In which Olympic event does a human travel fastest? Decide which events to include in your Alternative Record Book.
To investigate the relationship between the distance the ruler drops and the time taken, we need to do some mathematical modelling...
Have you ever wondered what it would be like to race against Usain Bolt?
These Olympic quantities have been jumbled up! Can you put them back together again?
The triathlon is a physically gruelling challenge. Can you work out which athlete burnt the most calories?
Andy wants to cycle from Land's End to John o'Groats. Will he be able to eat enough to keep him going?
Two trains set off at the same time from each end of a single
straight railway line. A very fast bee starts off in front of the
first train and flies continuously back and forth between the. . . .
Use your skill and knowledge to place various scientific lengths in order of size. Can you judge the length of objects with sizes ranging from 1 Angstrom to 1 million km with no wrong attempts?
Which countries have the most naturally athletic populations?
Can you suggest a curve to fit some experimental data? Can you work out where the data might have come from?
Explore the properties of perspective drawing.
Which dilutions can you make using only 10ml pipettes?
Can you rank these sets of quantities in order, from smallest to largest? Can you provide convincing evidence for your rankings?
Examine these estimates. Do they sound about right?
Many physical constants are only known to a certain accuracy. Explore the numerical error bounds in the mass of water and its constituents.
Estimate these curious quantities sufficiently accurately that you can rank them in order of size
Work out the numerical values for these physical quantities.
How much energy has gone into warming the planet?
How would you go about estimating populations of dolphins?
Work with numbers big and small to estimate and calulate various quantities in biological contexts.
Can you deduce which Olympic athletics events are represented by the graphs?
An observer is on top of a lighthouse. How far from the foot of the lighthouse is the horizon that the observer can see?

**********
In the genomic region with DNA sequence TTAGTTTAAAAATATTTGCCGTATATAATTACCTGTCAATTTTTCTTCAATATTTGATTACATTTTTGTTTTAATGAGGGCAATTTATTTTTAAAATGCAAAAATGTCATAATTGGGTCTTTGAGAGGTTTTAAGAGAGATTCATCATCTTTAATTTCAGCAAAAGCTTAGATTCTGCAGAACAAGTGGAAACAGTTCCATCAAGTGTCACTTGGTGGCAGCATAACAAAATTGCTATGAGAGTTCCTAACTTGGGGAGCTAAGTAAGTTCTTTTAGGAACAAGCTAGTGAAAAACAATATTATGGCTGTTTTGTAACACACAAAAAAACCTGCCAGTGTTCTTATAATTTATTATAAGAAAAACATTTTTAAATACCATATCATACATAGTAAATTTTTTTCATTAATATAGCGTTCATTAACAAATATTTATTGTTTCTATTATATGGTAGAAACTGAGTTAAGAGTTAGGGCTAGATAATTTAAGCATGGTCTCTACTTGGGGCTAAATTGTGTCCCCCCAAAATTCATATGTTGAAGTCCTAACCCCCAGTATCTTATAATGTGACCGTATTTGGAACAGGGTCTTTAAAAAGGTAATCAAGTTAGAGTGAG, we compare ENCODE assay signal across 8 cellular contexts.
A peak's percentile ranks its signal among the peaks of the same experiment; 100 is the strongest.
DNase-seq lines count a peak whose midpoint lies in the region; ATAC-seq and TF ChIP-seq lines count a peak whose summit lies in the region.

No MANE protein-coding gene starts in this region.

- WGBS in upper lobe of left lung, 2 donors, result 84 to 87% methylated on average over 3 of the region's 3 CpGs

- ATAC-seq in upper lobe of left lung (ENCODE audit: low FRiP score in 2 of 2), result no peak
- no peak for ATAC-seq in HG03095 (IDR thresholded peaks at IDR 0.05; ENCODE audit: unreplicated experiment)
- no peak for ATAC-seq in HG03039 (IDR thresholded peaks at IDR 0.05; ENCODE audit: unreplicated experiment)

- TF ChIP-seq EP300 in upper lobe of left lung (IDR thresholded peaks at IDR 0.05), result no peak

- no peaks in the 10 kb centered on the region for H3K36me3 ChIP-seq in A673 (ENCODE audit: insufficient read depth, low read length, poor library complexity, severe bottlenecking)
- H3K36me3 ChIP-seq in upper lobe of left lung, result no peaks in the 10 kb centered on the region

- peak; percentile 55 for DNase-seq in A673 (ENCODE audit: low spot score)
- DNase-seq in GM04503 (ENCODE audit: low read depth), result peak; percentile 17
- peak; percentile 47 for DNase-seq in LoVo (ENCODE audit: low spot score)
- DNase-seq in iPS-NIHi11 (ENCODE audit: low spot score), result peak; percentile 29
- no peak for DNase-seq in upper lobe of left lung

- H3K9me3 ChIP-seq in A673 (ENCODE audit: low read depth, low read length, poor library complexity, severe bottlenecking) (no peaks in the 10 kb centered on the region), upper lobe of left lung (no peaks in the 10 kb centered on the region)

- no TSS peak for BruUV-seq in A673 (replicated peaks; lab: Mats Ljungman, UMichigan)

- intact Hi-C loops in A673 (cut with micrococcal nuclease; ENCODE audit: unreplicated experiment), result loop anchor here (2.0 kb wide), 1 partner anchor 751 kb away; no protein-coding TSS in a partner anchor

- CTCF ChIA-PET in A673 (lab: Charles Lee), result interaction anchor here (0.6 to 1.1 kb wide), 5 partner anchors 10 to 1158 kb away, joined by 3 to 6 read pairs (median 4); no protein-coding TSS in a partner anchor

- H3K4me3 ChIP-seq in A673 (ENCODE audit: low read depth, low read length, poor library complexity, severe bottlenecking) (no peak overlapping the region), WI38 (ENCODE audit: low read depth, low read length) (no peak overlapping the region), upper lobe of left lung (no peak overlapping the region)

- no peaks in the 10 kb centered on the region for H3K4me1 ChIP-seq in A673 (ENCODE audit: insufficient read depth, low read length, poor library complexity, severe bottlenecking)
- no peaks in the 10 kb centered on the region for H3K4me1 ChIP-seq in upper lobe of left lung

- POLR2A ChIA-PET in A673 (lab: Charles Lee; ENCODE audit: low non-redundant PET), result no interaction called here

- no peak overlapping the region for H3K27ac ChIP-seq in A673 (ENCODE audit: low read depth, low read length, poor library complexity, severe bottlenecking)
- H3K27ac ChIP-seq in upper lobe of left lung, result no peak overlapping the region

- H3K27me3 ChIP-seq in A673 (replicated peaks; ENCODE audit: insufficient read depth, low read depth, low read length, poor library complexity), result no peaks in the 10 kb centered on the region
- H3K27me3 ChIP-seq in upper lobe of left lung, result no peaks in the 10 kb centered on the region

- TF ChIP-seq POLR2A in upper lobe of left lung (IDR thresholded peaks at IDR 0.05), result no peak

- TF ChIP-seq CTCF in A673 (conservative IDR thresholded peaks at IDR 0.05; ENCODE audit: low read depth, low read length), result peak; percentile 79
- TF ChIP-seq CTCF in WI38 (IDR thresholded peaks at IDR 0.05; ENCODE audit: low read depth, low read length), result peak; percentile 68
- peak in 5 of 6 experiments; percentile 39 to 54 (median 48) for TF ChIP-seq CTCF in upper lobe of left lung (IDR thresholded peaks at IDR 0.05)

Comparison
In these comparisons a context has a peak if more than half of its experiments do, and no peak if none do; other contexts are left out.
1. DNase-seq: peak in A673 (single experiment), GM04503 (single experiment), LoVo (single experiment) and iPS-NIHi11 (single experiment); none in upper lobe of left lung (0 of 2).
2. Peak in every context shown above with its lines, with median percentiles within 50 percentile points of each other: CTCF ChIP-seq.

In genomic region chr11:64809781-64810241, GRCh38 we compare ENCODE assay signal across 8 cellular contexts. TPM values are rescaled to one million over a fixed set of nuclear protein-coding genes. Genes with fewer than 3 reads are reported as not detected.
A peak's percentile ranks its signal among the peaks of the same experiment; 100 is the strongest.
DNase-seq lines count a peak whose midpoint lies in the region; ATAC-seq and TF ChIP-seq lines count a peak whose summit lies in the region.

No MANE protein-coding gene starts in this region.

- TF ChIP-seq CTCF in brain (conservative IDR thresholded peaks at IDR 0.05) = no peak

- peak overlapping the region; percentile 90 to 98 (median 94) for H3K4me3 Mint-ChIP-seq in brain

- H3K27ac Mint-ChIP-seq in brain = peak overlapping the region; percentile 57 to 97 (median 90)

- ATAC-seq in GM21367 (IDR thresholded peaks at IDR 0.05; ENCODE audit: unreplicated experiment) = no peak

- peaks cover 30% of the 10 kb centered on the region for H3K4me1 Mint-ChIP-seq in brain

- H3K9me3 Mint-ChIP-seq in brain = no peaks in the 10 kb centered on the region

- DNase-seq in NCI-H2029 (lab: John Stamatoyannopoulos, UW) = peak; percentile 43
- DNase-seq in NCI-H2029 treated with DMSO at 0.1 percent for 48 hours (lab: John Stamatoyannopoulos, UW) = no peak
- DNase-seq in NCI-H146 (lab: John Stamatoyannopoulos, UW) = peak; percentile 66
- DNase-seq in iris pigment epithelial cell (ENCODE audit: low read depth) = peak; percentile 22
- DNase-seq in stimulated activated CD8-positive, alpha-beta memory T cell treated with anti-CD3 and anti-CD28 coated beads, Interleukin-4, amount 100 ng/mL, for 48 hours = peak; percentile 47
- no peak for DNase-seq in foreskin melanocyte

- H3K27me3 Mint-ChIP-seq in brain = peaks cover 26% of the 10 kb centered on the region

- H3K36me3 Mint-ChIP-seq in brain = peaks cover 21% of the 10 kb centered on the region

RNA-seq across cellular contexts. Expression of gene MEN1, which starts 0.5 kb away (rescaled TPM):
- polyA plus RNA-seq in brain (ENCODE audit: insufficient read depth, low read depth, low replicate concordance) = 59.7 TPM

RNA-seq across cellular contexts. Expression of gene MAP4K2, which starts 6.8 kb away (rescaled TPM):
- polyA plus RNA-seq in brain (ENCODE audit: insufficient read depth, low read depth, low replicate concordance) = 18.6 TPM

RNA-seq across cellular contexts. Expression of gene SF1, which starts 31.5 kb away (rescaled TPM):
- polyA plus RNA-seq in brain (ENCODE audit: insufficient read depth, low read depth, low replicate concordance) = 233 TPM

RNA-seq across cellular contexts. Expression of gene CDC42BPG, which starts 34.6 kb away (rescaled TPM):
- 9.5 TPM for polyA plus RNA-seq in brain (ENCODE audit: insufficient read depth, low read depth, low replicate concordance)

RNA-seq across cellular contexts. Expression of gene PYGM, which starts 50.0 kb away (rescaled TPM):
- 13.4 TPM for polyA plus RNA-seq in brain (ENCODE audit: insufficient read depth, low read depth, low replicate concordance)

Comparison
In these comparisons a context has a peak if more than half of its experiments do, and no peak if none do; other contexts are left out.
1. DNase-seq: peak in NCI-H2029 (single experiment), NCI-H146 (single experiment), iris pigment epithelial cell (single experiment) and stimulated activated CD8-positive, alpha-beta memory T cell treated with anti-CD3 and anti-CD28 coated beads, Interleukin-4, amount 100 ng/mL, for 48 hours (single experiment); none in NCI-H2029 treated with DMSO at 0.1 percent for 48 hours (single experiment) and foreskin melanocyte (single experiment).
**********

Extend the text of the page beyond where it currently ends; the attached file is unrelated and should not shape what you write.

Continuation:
Explore the relationship between resistance and temperature
Work with numbers big and small to estimate and calculate various quantities in biological contexts.
When you change the units, do the numbers get bigger or smaller?
Are these estimates of physical quantities accurate?
When a habitat changes, what happens to the food chain?
Get some practice using big and small numbers in chemistry.
Which units would you choose best to fit these situations?
Work with numbers big and small to estimate and calculate various quantities in physical contexts.
What shape would fit your pens and pencils best? How can you make it?
In Fill Me Up we invited you to sketch graphs as vessels are filled with water. Can you work out the equations of the graphs?
Simple models which help us to investigate how epidemics grow and die out.
How would you design the tiering of seats in a stadium so that all spectators have a good view?
If I don't have the size of cake tin specified in my recipe, will the size I do have be OK?
Imagine different shaped vessels being filled. Can you work out
what the graphs of the water level should look like?
Where should runners start the 200m race so that they have all run the same distance by the finish?
Can you work out which drink has the stronger flavour?
Can Jo make a gym bag for her trainers from the piece of fabric she has?
Is it cheaper to cook a meal from scratch or to buy a ready meal? What difference does the number of people you're cooking for make?
Formulate and investigate a simple mathematical model for the design of a table mat.
How do you write a computer program that creates the illusion of stretching elastic bands between pegs of a Geoboard? The answer contains some surprising mathematics.
Investigate circuits and record your findings in this simple introduction to truth tables and logic.
Explore the properties of isometric drawings.
Learn about the link between logical arguments and electronic circuits. Investigate the logical connectives by making and testing your own circuits and fill in the blanks in truth tables to record. . . .
Use trigonometry to determine whether solar eclipses on earth can be perfect.
Invent a scoring system for a 'guess the weight' competition.
Does weight confer an advantage to shot putters?
Can you draw the height-time chart as this complicated vessel fills
Various solids are lowered into a beaker of water. How does the
water level rise in each case?